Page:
“No use, massa,” remarked Quashy.  “I’s tried dat till I nearly bu’sted.  Better lie still.  P’r’aps dey forgit us.”

Lawrence groaned.  He felt so helpless, and consequently hopeless, that he almost gave way to despair.

The spot where they had been flung down after their capture was so covered with rank grass that they could not see far in any direction.  What they did see, however, aroused curiosity, if it did not inspire hope, for the savages seemed suddenly to have changed their plans.  They were talking excitedly together on the knoll, and pointing eagerly towards the horizon.

“Das funny, massa,” remarked the negro.

“It is indeed.  Perhaps they see some of their friends coming.”

“Or inimies,” suggested Quashy.

The latter was right.  In a few minutes the Indians were seen to run down to the defences of the place.  Our unfortunates lost sight of them in a few seconds, but they could hear the sound of horsemen approaching at full gallop.  In a few minutes they heard shouting; then the yells, fearful cries, and imprecations of men in mortal combat.  Soon after that a savage passed the place where they lay, at full speed.  Then another and another.  It became quickly evident that the defenders of the place were getting the worst of it.  At last there was a general flight, and as the savages passed by, the new assailants appeared.  It was easy to see that they were composed of all classes, a band of runaway soldiers and escaped convicts.

“Banditti!” exclaimed Lawrence, bitterly.

“Dey’ve got pris’ners.  Look, massa.”

Our poor hero looked, and his hearts nearly stood still with horror, for he saw a horseman pass whose figure was strangely like to that of Colonel Marchbanks.  His arms were bound, and a villainous-looking man led his horse.  Immediately after another bandit-like fellow rode past with a female form seated in front of him.  Of course it could be no other than Manuela, and in the agony of the moment Lawrence was about to renew his frantic effort to burst his bonds, when a man on foot ran close past him.  Recognising him at once, Lawrence shouted-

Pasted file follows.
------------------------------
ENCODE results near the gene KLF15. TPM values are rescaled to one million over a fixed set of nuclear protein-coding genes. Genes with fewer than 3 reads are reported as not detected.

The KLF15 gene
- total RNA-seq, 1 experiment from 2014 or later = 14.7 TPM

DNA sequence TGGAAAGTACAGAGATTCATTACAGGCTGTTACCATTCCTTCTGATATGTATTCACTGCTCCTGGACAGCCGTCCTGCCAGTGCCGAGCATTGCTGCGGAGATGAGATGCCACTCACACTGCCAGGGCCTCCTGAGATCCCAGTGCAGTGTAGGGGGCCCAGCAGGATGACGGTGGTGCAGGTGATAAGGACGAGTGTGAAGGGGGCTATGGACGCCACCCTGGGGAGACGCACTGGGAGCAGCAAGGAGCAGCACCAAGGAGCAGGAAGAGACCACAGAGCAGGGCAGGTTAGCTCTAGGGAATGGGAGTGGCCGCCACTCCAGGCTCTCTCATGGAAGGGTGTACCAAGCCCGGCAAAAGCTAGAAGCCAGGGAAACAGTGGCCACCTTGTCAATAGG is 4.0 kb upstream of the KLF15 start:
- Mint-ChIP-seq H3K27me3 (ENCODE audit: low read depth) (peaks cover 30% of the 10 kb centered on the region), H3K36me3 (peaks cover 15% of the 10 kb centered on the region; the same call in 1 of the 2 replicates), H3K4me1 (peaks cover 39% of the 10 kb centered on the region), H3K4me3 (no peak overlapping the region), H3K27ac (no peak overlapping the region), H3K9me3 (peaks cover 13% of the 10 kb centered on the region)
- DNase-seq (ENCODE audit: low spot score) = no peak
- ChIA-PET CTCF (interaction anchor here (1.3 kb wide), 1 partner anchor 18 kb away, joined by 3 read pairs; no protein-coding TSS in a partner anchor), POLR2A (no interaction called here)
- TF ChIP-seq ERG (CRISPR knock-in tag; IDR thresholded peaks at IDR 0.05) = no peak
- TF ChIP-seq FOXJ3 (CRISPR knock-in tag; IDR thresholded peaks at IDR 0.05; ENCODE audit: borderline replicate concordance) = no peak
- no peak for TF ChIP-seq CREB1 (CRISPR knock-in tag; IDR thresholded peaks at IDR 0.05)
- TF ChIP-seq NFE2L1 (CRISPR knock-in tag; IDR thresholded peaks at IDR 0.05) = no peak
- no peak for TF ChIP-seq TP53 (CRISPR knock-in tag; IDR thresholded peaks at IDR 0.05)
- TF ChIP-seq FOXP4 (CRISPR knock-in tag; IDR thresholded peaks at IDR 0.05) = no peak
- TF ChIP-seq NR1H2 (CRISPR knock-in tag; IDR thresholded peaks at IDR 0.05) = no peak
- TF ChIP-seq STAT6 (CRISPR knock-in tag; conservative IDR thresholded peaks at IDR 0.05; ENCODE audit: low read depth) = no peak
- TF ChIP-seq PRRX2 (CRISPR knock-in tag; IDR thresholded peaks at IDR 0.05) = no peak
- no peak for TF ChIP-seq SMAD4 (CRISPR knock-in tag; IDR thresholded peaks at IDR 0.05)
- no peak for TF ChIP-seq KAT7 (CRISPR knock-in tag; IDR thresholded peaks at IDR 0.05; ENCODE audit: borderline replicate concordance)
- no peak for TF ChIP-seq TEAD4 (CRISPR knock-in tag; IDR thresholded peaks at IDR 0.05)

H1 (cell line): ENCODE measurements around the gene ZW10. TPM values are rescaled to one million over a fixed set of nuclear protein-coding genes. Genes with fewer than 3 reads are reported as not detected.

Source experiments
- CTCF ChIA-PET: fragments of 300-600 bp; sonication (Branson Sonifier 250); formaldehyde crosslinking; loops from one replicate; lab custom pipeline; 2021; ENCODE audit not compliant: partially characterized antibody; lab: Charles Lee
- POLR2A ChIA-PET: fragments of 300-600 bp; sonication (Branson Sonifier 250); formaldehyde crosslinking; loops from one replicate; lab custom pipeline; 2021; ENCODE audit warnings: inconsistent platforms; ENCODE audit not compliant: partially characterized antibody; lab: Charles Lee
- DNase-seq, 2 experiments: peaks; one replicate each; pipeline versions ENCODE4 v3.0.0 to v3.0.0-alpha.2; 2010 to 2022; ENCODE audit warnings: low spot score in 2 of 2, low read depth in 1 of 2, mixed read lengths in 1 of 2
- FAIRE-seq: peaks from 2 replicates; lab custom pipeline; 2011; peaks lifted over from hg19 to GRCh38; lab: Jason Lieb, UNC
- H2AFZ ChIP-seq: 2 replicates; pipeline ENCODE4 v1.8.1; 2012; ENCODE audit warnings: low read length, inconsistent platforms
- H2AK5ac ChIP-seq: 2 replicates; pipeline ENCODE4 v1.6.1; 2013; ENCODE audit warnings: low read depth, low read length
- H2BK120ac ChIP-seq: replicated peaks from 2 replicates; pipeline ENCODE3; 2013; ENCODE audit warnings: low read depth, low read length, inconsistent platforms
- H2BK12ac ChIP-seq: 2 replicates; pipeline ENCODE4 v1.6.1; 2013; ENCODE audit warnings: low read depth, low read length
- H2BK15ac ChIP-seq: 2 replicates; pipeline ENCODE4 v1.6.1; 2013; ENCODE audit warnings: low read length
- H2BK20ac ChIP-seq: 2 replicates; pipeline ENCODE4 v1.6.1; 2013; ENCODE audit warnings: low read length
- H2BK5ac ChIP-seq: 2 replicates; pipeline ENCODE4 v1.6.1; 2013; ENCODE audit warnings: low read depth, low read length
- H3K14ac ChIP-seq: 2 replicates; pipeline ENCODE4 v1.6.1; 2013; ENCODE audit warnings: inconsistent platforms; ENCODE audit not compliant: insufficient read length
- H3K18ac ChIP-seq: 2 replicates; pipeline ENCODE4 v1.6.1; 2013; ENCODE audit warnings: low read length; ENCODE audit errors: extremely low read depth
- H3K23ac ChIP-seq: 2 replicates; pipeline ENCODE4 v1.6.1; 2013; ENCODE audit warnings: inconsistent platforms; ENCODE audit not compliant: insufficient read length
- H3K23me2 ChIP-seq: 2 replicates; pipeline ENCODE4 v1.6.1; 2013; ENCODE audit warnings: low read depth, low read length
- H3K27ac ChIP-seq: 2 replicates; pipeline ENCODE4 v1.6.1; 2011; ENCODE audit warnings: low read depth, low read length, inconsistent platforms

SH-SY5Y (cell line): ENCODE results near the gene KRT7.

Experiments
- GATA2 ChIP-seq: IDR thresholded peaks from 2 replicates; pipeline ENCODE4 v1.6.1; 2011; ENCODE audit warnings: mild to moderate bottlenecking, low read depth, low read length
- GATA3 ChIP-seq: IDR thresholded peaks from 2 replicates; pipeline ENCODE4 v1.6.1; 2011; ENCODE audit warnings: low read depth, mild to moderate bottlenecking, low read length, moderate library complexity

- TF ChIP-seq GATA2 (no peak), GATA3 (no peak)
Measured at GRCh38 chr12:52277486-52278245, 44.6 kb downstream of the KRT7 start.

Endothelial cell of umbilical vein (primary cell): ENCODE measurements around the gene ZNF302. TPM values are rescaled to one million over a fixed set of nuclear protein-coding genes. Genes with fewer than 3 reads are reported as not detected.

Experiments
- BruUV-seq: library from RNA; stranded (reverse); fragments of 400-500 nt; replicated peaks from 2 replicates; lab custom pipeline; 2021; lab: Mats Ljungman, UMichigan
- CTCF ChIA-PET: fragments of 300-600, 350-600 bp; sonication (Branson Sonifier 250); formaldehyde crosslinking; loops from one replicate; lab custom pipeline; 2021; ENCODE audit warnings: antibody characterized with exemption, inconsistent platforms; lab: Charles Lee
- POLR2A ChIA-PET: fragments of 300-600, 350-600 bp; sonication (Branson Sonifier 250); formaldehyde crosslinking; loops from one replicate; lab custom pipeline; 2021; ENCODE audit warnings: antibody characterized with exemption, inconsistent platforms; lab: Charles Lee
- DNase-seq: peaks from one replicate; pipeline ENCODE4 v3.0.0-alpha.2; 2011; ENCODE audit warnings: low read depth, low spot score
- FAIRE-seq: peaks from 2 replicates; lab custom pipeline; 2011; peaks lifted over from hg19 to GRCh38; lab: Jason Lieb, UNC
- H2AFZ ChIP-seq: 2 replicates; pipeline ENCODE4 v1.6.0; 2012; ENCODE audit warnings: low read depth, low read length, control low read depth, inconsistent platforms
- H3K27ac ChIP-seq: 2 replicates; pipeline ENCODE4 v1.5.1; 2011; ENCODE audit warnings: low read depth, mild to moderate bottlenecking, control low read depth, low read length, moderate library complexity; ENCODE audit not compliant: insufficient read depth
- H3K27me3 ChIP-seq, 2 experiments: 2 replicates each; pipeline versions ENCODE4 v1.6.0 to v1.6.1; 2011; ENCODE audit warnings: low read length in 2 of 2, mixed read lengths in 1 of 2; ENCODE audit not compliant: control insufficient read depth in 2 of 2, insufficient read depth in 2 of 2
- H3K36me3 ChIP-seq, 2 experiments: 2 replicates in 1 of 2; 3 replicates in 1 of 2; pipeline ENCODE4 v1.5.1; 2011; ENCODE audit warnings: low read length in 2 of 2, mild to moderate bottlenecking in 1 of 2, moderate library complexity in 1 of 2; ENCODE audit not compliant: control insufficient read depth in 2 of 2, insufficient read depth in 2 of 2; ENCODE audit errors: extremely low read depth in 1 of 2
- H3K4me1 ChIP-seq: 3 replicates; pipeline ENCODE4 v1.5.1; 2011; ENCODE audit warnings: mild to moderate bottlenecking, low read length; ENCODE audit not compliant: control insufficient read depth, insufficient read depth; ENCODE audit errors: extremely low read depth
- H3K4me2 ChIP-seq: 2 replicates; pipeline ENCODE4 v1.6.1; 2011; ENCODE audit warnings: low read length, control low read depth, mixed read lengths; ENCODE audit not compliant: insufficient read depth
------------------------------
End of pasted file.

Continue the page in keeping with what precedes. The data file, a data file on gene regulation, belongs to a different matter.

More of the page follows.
The old hunter, for it was he, stopped abruptly, and listened.

Another shout brought him to the side of our hero.

“Good luck!” exclaimed Ignacio, heartily.

“We have been bound by the scoundrels you are chasing,” cried Lawrence, quickly; “cut us free, good Ignacio.”

The hunter drew his long knife and knelt with the apparent intention of releasing them, but suddenly paused.

“No-better as you are,” he muttered, hurriedly, “your friends are in danger-”

“I know it,” interrupted Lawrence, almost wild with anxiety and surprise; “why not, then, release us?”

“There is no time to explain,” said Ignacio, quickly, almost fiercely.  “Listen.  I and others are secret enemies in this band of outlaws.  When you are free be silent, be wise.  You will need all your manhood.  You must not know me-be silent-wise, but-”

The old hunter leaped up hastily, sheathed his knife and ran on, for at the moment he saw a group of the bandits running towards him.  Diverging a little and hailing them, he drew them away from the spot where Lawrence and his man still lay bound.

“Das a puzzler, massa,” gasped Quashy, who had been rendered almost speechless by surprise, “if de bu’stin’-power what’s in my heart just now would on’y go into my muscles, I’d snap dem ropes like Samson.”

As the bursting-power referred to declined to go into the muscles of either master or man, they were fain to lie still with as much patience as they could assume, and await the course of events.